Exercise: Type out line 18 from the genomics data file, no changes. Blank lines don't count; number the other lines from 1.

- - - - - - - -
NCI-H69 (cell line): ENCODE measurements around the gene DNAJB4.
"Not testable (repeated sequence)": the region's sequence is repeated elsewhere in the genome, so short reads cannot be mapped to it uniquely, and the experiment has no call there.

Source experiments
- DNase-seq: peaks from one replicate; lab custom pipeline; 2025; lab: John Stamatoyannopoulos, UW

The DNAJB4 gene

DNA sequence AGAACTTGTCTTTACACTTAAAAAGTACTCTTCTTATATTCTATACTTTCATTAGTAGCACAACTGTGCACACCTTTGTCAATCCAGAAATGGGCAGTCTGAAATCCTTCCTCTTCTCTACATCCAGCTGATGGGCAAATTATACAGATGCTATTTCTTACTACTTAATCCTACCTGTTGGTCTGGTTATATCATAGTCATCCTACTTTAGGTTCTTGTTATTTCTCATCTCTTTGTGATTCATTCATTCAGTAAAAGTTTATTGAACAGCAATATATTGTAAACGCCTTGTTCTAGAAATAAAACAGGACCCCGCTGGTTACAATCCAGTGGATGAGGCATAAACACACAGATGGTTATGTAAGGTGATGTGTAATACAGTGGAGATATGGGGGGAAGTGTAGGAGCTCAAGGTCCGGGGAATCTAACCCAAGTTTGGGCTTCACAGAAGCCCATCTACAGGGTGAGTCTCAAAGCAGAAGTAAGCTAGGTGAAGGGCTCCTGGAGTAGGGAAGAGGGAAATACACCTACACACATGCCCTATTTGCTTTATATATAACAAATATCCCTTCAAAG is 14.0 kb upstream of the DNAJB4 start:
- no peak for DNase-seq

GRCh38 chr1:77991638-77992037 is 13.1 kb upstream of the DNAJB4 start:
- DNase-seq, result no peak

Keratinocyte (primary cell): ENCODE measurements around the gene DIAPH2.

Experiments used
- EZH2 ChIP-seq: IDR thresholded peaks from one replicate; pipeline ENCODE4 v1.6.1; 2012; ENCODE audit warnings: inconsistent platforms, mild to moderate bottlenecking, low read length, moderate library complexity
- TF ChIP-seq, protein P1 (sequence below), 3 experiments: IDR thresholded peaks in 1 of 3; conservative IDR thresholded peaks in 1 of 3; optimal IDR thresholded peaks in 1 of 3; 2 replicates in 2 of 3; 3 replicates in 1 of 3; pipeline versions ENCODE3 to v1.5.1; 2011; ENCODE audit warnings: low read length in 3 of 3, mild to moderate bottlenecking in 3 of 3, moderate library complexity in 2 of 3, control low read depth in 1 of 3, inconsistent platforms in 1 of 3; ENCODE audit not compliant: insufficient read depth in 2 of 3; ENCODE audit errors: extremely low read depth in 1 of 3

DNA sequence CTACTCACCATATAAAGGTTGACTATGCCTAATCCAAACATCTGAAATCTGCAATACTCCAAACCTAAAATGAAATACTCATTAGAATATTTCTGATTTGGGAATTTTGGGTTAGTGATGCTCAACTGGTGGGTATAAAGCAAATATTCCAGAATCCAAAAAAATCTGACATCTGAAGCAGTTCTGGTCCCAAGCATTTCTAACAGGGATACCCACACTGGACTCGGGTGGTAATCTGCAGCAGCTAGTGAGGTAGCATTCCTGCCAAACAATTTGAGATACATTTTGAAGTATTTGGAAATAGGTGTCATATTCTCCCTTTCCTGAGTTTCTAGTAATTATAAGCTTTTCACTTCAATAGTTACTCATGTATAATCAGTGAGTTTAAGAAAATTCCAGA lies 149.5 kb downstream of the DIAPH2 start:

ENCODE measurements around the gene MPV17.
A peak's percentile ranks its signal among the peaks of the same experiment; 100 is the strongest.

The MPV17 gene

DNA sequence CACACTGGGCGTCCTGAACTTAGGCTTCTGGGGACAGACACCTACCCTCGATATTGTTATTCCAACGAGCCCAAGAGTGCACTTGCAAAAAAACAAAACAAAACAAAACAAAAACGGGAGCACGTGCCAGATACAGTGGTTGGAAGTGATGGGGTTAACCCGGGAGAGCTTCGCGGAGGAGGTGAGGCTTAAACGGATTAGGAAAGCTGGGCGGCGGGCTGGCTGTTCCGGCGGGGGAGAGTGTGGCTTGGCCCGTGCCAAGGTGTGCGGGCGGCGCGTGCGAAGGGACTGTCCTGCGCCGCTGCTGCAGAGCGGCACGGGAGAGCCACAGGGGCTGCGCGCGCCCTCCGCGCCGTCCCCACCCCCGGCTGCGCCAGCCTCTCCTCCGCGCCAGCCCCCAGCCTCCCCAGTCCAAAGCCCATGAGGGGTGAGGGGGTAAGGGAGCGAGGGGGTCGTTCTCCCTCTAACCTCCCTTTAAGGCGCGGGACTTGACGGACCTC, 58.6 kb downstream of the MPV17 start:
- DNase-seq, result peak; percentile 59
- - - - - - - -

DNA sequence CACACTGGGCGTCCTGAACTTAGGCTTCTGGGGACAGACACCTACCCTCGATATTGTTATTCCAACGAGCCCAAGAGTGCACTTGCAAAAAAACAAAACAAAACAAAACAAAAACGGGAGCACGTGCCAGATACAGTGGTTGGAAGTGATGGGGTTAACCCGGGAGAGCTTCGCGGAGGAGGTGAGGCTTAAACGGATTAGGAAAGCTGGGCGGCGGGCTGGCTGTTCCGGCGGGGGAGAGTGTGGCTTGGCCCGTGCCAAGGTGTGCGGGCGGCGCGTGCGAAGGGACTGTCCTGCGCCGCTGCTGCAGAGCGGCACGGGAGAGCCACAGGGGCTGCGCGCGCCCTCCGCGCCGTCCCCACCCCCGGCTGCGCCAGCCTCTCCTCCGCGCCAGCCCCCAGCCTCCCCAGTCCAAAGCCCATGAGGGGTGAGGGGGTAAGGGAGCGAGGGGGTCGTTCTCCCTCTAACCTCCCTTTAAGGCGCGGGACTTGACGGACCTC, 58.6 kb downstream of the MPV17 start: